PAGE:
If we are ever to understand or explain the phenomenon of European witchcraft, they write, we must begin by appreciating Europeans sense of the ontology of a world with demons and witches in it and the character of the participants (both accusers and accused) involved.
They sketch the crucial developments: a sense, by 1100, that the victory of Christianity had not been complete; an increasingly widespread Christian cosmology; a growing body of investigators and judges empowered to root out theological errors. And although earlier Christianity had put little stock in ideas of demons and witches, that had certainly changed by the 15th century.
Perhaps most important to the European frame of mind, write Peters and Kors, once the diabolical sorcerer and witch had been irrefutably identified as the visible agents of Satan upon the earth, then the social, political, and economic turmoils of the late medieval and early modern European world, the agonizing disintegration of Christendom into warring religious camps, and the brutalizing and disheartening recurrence of plague and famine all served to heighten that sensibility to the power of evil, to demonic powers, upon which the persecutions largely depended. In this light, the witch hunts should be seen not as an insane aberration, but a desperate attempt to apply a system of putative knowledge toward restoring order in the world.
In his protocols, Peters offers examples of corrective history that rebut the crude instrumentalizing of materials from the past. One is his own 1989 book, Inquisition. Like his broad-ranging books on heresy and torture, Inquisition earned enthusiastic reviews from both specialists and general readers. In a review for The New York Times, English novelist Anthony Burgess wrote: Mr. Peterss book is as good a compendium as you will findscholarly, well-annotated, exact but unpedantic.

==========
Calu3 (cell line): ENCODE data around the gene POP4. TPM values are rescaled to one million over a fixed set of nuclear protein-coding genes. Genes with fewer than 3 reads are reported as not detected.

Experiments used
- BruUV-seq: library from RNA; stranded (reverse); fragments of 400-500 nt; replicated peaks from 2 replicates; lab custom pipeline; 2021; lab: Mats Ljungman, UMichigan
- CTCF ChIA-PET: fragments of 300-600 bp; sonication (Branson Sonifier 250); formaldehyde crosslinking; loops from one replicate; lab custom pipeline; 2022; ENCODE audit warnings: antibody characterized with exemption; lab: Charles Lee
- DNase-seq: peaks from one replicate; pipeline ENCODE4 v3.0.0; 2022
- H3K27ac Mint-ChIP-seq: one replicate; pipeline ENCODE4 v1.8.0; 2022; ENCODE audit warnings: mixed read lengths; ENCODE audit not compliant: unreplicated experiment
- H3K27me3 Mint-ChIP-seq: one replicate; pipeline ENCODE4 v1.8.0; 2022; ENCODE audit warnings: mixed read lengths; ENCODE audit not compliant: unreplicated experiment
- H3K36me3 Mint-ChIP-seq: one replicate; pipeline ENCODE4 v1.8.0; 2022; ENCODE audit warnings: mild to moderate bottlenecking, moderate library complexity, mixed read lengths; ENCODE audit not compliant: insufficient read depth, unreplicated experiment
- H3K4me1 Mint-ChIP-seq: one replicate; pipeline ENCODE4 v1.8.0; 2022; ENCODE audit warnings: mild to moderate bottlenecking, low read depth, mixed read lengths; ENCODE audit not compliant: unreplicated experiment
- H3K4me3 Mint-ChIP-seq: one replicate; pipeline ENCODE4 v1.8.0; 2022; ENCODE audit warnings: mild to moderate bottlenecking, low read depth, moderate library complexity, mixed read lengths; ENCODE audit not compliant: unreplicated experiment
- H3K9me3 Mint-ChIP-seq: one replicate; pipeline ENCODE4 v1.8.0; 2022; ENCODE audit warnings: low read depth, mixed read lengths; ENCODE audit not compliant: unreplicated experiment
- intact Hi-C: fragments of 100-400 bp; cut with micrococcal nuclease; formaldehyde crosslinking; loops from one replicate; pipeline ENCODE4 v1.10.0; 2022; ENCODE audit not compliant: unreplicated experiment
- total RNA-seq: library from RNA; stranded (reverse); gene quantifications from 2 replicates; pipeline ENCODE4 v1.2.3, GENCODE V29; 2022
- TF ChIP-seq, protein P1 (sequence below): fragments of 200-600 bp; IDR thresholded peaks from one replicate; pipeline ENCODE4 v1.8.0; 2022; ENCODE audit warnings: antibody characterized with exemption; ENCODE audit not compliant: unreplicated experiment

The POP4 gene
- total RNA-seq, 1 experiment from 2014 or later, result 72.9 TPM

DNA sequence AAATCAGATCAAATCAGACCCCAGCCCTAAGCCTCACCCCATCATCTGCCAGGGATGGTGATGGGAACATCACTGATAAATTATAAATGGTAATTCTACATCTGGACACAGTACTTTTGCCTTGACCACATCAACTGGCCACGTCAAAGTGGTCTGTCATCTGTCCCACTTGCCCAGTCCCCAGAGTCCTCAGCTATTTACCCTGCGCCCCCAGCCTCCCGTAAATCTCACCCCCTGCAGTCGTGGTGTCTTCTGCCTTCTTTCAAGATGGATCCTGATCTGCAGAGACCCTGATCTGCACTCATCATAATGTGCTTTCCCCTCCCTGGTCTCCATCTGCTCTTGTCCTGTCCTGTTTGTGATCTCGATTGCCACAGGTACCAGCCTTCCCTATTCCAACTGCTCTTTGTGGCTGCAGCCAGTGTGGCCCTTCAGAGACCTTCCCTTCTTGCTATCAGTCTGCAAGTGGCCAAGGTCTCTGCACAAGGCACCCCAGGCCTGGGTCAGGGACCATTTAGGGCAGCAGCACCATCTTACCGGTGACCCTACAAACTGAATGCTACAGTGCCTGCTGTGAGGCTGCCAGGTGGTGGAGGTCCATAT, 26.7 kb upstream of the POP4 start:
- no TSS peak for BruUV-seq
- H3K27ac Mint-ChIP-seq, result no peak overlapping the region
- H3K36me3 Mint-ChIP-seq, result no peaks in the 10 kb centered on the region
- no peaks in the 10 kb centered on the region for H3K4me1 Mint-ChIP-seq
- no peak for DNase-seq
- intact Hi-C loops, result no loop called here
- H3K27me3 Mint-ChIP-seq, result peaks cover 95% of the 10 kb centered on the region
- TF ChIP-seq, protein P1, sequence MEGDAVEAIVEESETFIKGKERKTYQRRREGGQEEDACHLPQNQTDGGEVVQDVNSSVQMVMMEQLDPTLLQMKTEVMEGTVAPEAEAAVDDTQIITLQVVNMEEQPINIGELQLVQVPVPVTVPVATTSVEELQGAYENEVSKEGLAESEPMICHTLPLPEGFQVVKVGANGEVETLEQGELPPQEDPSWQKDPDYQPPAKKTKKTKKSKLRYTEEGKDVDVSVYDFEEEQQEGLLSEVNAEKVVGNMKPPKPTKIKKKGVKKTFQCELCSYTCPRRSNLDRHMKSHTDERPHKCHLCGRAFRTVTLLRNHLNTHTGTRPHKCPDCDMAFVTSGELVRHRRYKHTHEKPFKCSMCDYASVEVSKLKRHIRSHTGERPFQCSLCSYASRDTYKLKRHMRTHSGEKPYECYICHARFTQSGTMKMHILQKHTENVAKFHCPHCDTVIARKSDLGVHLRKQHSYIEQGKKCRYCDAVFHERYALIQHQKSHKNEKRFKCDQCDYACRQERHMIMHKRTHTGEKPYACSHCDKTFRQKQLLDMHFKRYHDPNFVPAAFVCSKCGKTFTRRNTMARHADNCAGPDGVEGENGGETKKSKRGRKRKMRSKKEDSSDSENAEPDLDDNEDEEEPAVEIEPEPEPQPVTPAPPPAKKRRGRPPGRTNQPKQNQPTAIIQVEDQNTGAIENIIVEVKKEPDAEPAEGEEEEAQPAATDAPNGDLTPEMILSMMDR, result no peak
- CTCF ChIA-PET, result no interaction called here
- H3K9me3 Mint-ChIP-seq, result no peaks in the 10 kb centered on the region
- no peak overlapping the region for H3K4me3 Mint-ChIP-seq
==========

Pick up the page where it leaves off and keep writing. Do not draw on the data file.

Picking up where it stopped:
In examining how the practice of inquisition was distorted or put to polemical or artistic uses, Peters traces how inquisition developed from Roman law and became an instrument by the church to enforce religious orthodoxy. He also shows how the Inquisition was depicted in polemical writings, literature, and art: in The Monk (1796), one character in its clutches is said to suffer the most excruciating pangs, that ever were invented by human cruelty, while 19th-century Inquisition novels added an erotic component. The Inquisition was evoked as well in political writingto condemn the ancien rÈgime, say, or to inspire reform.
Peters also traces its transformation into something unconstrained by historical evidence. Myth stubbornly haunts the assertions of history, he writes, and history continually challenges the veracity of myth. But he states flatly that there never was a single, all-powerful, horrific tribunal, whose agents worked everywhere to thwart religious truth, intellectual freedom, and political liberty. The Inquisition of each nation or region had regional differences. In a conversation about the notorious Malleus MaleficarumThe Hammer of Witches, written by two 15th-century German Inquisitors as a handbook for uncovering and dealing with witchesPeters notes that despite what we might have expected from the Spanish Inquisition, the theologians of Spain did not approve of the Malleusthey were very skeptical.
Peters insists that we need Western historiography as a control on the misuse of history. Historiography, he says, is a way of thinking, a way of handling evidence, a way of testing the logic of any kind of statement. And he is constantly testing the logic, coherence, and factuality of his own statements as well as those of others. In the preface to the second edition of Witchcraft in Europe, he notes that two historians in the mid-1970s independently proved that one of our texts was in fact a nineteenth-century forgery. As Kors tells it, the knowledge of that error was just rankling [Peters] and the revision finally gave him the chance to correct it.